The briccole are seen here as a material emerging from the water, indeed removed from the water and from its original function to be reinvented, re-used like a relic, a fossil used symbolically to create new forms.
In the same way, removing these marker posts from the putrid, slimy floor of the lagoon of a stagnant Venice can give birth to “something else”, something else that represents and reinvents Venice and its lustrous past.
The elemental Euclidean geometry of sheets and panels determines the whole design. It is almost as if before being a table the table were a picture gallery or theatrical machinery, a piece of scenery on show.
A bronze coloured metal structure frames the briccola here transformed into long, fixed planks, suspended, exhibited like “wood” newly discovered, almost archeological, to represent a story, a history that is mysterious and not completely knowable.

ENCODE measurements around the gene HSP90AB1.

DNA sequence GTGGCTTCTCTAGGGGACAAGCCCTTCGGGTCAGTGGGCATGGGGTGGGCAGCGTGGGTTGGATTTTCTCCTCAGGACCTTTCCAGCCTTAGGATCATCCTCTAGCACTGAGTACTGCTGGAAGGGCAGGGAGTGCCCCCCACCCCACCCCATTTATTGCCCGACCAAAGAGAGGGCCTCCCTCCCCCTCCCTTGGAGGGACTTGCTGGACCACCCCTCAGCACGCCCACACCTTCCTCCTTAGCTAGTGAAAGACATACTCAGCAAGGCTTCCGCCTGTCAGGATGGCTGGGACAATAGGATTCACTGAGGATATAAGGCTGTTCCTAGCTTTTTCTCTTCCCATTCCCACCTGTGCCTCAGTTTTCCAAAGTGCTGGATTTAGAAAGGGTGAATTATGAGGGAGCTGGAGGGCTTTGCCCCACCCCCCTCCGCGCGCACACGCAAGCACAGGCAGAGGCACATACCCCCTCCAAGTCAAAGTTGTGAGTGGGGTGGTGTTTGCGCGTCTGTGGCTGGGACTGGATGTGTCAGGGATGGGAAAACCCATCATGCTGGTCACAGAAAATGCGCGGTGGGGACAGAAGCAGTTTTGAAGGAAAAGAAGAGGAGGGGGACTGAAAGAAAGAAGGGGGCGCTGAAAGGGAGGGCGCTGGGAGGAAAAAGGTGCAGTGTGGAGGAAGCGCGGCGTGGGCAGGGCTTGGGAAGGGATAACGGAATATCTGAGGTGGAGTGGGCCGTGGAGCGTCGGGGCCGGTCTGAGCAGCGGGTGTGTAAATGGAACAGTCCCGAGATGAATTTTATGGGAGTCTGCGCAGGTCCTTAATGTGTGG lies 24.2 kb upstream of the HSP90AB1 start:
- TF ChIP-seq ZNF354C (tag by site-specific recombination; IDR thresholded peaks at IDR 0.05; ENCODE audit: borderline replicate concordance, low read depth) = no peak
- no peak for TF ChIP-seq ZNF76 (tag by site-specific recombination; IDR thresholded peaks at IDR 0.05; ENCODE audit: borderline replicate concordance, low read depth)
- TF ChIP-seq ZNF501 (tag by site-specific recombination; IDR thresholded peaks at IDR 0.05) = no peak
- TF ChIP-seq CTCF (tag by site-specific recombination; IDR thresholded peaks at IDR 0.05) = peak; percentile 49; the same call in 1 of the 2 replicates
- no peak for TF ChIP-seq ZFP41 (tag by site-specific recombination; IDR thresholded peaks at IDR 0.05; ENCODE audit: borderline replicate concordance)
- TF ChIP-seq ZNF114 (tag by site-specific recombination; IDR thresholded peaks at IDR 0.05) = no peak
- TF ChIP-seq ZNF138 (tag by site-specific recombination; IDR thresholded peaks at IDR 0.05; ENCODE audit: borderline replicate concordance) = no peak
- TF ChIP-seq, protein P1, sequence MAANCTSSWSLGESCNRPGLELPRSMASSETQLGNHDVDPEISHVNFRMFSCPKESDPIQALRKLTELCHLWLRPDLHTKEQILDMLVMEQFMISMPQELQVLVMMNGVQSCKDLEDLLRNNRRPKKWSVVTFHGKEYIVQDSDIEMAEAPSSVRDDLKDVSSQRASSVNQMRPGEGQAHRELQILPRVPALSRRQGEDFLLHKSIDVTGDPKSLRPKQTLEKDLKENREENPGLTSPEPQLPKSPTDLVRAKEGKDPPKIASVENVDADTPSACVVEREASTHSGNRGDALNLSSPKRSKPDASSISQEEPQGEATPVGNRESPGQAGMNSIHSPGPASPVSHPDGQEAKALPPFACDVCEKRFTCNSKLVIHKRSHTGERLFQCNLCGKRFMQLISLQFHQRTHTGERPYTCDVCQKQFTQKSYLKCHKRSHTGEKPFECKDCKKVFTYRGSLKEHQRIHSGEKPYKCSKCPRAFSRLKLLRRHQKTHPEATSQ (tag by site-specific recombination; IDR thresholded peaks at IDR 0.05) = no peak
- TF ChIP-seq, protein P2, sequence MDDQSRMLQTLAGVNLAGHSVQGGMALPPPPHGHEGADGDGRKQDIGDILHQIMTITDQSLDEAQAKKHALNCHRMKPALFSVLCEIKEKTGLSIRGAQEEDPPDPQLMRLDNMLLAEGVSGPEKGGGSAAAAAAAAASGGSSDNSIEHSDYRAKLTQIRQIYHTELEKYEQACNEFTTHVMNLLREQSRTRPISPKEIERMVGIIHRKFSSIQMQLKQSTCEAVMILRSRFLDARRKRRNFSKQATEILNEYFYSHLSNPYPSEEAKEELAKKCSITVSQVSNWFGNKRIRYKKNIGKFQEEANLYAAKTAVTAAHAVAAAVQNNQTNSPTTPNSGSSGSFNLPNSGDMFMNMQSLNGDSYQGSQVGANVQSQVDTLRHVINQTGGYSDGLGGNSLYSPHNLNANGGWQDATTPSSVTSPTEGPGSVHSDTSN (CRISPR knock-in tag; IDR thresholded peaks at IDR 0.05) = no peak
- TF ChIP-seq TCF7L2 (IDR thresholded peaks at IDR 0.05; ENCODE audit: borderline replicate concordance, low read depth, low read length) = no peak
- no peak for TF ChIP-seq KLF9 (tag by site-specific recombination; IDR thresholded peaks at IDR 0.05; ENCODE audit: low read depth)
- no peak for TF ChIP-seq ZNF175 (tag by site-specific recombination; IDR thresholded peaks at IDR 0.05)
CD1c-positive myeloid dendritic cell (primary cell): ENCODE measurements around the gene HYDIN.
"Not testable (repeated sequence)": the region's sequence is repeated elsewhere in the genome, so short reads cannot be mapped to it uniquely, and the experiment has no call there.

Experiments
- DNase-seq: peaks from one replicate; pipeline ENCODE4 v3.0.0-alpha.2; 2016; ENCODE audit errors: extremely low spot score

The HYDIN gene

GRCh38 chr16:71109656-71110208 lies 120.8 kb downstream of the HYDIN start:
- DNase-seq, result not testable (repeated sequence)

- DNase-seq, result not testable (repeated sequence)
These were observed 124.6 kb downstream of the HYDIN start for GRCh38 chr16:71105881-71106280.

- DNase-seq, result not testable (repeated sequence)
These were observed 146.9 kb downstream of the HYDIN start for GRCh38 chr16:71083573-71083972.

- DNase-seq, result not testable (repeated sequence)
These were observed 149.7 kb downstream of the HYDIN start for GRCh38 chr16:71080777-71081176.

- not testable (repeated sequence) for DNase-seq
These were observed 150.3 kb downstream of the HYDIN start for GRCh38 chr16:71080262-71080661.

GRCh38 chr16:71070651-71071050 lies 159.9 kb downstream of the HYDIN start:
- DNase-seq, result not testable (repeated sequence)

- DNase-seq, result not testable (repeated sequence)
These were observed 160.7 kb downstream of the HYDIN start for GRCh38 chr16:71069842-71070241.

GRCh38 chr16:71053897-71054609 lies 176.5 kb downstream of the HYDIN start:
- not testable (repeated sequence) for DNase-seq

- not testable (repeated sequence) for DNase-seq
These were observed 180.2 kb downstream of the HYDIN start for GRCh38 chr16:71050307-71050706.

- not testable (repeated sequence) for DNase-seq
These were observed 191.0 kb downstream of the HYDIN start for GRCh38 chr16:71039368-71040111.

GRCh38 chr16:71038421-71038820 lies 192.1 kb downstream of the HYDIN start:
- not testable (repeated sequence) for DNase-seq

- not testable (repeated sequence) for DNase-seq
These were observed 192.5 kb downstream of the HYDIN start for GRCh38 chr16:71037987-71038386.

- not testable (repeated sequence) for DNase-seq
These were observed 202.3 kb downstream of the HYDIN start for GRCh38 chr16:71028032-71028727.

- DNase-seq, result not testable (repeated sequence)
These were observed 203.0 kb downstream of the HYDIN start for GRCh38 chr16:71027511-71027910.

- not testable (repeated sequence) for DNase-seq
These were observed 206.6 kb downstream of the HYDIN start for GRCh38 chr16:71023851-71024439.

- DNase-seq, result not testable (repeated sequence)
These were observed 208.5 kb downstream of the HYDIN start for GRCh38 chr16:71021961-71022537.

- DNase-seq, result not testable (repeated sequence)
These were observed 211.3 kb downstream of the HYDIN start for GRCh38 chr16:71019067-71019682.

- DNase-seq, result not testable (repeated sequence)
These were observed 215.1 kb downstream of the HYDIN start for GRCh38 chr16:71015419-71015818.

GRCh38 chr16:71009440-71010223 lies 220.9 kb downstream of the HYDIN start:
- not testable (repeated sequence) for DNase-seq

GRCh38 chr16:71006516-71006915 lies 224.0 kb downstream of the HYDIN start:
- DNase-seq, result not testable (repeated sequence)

The hulls of the gondolas, Venice’s “other wood”, gleaming with the play of reflected light, magnified and confused by the water, stand in sharp contrast to the roughness and the natural solidity of the briccole.
Just as with a reflection, my table takes its physical form from the twofold nature of wood and from the twofold face of Venice, where naturalness, opacity and porosity contrast with brilliance, compactness and patient human labour.
And it seems that in this apparent contrast – this contradiction between nature and “progress” that characterises our times, just as in the “non apparent” but real possibility of their unity – lies the hope of a common path in the future.
H. 72 L. 280/300 P.90